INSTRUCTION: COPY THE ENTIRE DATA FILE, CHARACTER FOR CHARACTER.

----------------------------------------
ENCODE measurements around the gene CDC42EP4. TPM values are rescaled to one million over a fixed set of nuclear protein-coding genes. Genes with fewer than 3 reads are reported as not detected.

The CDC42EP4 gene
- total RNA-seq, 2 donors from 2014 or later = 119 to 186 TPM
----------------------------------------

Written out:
ENCODE measurements around the gene CDC42EP4. TPM values are rescaled to one million over a fixed set of nuclear protein-coding genes. Genes with fewer than 3 reads are reported as not detected.

The CDC42EP4 gene
- total RNA-seq, 2 donors from 2014 or later = 119 to 186 TPM